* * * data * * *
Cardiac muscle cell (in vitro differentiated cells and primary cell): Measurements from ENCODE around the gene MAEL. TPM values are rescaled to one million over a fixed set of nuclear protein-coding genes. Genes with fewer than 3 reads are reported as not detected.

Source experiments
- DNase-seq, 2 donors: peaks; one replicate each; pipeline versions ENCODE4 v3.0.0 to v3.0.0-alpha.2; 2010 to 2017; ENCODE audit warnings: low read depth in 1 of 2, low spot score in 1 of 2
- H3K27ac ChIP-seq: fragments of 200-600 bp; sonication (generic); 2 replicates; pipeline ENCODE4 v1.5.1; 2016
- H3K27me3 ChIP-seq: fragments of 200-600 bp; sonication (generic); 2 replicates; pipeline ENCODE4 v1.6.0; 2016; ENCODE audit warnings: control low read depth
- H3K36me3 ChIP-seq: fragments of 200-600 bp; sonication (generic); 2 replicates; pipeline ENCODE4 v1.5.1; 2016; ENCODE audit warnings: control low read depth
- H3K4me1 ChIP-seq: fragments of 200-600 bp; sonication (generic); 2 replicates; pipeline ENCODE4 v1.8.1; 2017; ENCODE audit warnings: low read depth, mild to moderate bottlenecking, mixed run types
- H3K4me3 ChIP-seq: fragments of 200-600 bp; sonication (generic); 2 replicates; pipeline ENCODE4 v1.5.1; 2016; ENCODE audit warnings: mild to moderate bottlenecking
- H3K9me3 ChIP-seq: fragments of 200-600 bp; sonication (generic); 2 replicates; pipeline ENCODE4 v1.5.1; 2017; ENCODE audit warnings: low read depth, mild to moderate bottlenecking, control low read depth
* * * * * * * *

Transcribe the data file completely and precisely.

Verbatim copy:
Cardiac muscle cell (in vitro differentiated cells and primary cell): Measurements from ENCODE around the gene MAEL. TPM values are rescaled to one million over a fixed set of nuclear protein-coding genes. Genes with fewer than 3 reads are reported as not detected.

Source experiments
- DNase-seq, 2 donors: peaks; one replicate each; pipeline versions ENCODE4 v3.0.0 to v3.0.0-alpha.2; 2010 to 2017; ENCODE audit warnings: low read depth in 1 of 2, low spot score in 1 of 2
- H3K27ac ChIP-seq: fragments of 200-600 bp; sonication (generic); 2 replicates; pipeline ENCODE4 v1.5.1; 2016
- H3K27me3 ChIP-seq: fragments of 200-600 bp; sonication (generic); 2 replicates; pipeline ENCODE4 v1.6.0; 2016; ENCODE audit warnings: control low read depth
- H3K36me3 ChIP-seq: fragments of 200-600 bp; sonication (generic); 2 replicates; pipeline ENCODE4 v1.5.1; 2016; ENCODE audit warnings: control low read depth
- H3K4me1 ChIP-seq: fragments of 200-600 bp; sonication (generic); 2 replicates; pipeline ENCODE4 v1.8.1; 2017; ENCODE audit warnings: low read depth, mild to moderate bottlenecking, mixed run types
- H3K4me3 ChIP-seq: fragments of 200-600 bp; sonication (generic); 2 replicates; pipeline ENCODE4 v1.5.1; 2016; ENCODE audit warnings: mild to moderate bottlenecking
- H3K9me3 ChIP-seq: fragments of 200-600 bp; sonication (generic); 2 replicates; pipeline ENCODE4 v1.5.1; 2017; ENCODE audit warnings: low read depth, mild to moderate bottlenecking, control low read depth